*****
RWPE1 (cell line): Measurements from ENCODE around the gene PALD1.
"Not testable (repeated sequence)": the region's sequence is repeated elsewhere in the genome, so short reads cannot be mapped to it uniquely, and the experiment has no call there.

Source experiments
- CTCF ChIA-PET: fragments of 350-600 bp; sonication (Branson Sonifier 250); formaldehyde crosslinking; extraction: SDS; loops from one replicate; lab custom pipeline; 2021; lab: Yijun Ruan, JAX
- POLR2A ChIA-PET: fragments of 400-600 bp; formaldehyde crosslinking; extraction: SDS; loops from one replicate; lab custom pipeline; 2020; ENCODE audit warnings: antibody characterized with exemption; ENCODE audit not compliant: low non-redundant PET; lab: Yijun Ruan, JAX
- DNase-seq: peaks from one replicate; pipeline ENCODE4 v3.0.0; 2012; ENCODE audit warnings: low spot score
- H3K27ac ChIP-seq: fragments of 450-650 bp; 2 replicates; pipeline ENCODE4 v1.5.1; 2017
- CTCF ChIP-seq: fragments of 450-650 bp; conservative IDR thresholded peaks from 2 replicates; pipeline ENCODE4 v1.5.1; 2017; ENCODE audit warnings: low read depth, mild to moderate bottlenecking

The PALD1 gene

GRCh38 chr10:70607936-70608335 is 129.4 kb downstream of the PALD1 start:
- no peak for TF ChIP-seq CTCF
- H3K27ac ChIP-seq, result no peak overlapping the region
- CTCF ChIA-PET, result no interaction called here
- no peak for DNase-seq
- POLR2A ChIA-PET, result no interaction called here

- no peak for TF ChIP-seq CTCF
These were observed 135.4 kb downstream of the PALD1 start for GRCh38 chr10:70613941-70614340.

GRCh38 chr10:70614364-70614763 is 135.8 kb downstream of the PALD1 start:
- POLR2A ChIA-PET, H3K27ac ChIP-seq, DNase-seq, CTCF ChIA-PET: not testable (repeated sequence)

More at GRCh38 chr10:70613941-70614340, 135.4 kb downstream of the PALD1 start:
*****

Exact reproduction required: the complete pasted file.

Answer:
RWPE1 (cell line): Measurements from ENCODE around the gene PALD1.
"Not testable (repeated sequence)": the region's sequence is repeated elsewhere in the genome, so short reads cannot be mapped to it uniquely, and the experiment has no call there.

Source experiments
- CTCF ChIA-PET: fragments of 350-600 bp; sonication (Branson Sonifier 250); formaldehyde crosslinking; extraction: SDS; loops from one replicate; lab custom pipeline; 2021; lab: Yijun Ruan, JAX
- POLR2A ChIA-PET: fragments of 400-600 bp; formaldehyde crosslinking; extraction: SDS; loops from one replicate; lab custom pipeline; 2020; ENCODE audit warnings: antibody characterized with exemption; ENCODE audit not compliant: low non-redundant PET; lab: Yijun Ruan, JAX
- DNase-seq: peaks from one replicate; pipeline ENCODE4 v3.0.0; 2012; ENCODE audit warnings: low spot score
- H3K27ac ChIP-seq: fragments of 450-650 bp; 2 replicates; pipeline ENCODE4 v1.5.1; 2017
- CTCF ChIP-seq: fragments of 450-650 bp; conservative IDR thresholded peaks from 2 replicates; pipeline ENCODE4 v1.5.1; 2017; ENCODE audit warnings: low read depth, mild to moderate bottlenecking

The PALD1 gene

GRCh38 chr10:70607936-70608335 is 129.4 kb downstream of the PALD1 start:
- no peak for TF ChIP-seq CTCF
- H3K27ac ChIP-seq, result no peak overlapping the region
- CTCF ChIA-PET, result no interaction called here
- no peak for DNase-seq
- POLR2A ChIA-PET, result no interaction called here

- no peak for TF ChIP-seq CTCF
These were observed 135.4 kb downstream of the PALD1 start for GRCh38 chr10:70613941-70614340.

GRCh38 chr10:70614364-70614763 is 135.8 kb downstream of the PALD1 start:
- POLR2A ChIA-PET, H3K27ac ChIP-seq, DNase-seq, CTCF ChIA-PET: not testable (repeated sequence)

More at GRCh38 chr10:70613941-70614340, 135.4 kb downstream of the PALD1 start: